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Two Somalis sentenced in piracy leading to death of Phyllis Macay, others

NORFOLK, Va. — A federal court here has sentenced two Somali pirates involved in the murder of industry veteran Phyllis Macay and three other Americans during a kidnapping off the coast of Oman in February to life in prison.

Ali Abdi Mohamed, 30, and Burhan Yusuf, 31, pleaded guilty to charges of piracy.

Along with 17 other pirates, Mohamed and Yusuf hijacked Macay and her companions' small yacht, the S/V Quest. The other Americans on board were Scott and Jean Adam and Robert Riggle.

After nine days of negotiations with a U.S. Navy warship, the kidnappers shot their captives. Navy forces boarded the Quest, killing four captors in the process. Of the remaining pirates, 14 were transported to the U.S. for trial, and one juvenile aboard the vessel was not charged.

The incident marked the first instance of the death of U.S. citizens because of Somali piracy, said U.S. Attorney Neil MacBride. Monday's sentencing is the first among the 14 pirates.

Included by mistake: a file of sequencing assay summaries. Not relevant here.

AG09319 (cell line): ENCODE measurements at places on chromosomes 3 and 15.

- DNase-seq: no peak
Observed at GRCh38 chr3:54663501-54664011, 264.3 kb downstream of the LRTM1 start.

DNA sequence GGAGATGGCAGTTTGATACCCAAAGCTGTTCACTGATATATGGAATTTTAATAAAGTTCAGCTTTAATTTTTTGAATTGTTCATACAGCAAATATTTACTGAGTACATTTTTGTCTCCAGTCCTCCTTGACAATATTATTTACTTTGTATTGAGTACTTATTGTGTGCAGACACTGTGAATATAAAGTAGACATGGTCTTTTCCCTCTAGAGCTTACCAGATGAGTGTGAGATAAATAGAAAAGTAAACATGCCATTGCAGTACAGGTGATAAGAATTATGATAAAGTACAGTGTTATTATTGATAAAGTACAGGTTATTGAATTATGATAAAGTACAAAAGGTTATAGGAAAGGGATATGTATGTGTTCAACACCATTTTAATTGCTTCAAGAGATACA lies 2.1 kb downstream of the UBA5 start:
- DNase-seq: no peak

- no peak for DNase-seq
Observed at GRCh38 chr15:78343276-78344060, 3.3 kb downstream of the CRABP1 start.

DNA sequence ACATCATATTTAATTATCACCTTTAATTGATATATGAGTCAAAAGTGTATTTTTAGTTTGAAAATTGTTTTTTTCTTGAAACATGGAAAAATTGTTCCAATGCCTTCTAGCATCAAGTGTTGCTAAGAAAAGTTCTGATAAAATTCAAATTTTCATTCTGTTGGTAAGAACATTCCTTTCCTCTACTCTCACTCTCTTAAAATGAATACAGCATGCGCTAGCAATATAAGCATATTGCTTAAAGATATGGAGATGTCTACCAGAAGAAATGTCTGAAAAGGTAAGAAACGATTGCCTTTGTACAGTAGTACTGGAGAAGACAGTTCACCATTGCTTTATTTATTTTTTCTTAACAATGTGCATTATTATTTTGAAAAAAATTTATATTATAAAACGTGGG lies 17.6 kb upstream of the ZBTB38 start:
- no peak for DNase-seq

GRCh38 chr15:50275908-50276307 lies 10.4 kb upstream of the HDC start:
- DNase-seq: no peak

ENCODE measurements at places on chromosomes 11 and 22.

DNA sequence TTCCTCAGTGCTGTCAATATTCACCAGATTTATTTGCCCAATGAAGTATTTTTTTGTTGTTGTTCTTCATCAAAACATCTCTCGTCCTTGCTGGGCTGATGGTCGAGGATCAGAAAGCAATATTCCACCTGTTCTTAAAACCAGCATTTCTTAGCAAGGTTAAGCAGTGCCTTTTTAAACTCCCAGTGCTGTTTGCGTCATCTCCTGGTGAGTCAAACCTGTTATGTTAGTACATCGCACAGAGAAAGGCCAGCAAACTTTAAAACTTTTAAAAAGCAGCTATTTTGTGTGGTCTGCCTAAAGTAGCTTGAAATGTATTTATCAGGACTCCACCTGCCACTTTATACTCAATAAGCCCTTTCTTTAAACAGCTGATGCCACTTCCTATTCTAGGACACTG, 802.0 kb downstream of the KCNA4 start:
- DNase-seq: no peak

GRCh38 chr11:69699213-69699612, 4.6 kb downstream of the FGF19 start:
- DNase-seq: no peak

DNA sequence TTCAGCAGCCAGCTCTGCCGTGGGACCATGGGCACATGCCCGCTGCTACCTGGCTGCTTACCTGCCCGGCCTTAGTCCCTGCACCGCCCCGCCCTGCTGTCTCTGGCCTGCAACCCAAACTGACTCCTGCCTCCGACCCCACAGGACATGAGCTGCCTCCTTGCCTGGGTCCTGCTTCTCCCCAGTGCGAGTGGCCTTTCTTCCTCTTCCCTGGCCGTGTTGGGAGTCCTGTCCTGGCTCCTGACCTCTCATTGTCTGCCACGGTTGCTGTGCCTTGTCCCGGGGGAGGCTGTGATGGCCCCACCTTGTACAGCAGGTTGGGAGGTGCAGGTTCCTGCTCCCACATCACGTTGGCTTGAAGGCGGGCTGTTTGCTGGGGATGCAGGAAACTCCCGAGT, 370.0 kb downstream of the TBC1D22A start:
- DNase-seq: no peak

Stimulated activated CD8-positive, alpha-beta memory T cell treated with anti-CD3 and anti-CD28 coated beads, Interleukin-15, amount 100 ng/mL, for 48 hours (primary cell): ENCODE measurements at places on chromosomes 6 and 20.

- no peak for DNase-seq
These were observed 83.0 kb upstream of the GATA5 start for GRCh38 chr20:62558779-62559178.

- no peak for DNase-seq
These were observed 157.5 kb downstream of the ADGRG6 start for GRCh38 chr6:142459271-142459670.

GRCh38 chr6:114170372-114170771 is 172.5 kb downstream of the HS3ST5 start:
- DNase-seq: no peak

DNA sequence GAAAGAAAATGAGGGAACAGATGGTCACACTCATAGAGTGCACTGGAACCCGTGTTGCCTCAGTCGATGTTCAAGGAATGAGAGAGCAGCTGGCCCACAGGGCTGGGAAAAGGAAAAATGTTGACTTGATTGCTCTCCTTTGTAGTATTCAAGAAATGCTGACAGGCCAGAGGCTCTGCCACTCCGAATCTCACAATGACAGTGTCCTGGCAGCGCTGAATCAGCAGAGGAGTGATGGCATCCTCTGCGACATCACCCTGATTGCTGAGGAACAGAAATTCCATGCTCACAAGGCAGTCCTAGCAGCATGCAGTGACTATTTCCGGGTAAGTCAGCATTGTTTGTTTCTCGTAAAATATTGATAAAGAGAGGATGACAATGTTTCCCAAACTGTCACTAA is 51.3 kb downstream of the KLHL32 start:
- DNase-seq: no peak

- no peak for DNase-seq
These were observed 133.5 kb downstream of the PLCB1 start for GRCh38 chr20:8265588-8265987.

Of the remaining defendants, nine will be sentenced in coming weeks. Three others face the most severe charges of kidnapping, hostage-taking and murder, which potentially carry the death penalty.

Macay was on sabbatical from her job as vice president of training development for Profitability Consulting Group, where she worked with a number of furniture retailers. She was also a veteran of the industry's educational seminar circuit at trade shows, where she discussed sales training and ways to bring customers into stores.

Macay used her sabbatical to travel around the world. A website documenting her travels, with entries and photos, can be found at www.gaiaworldtour.net.

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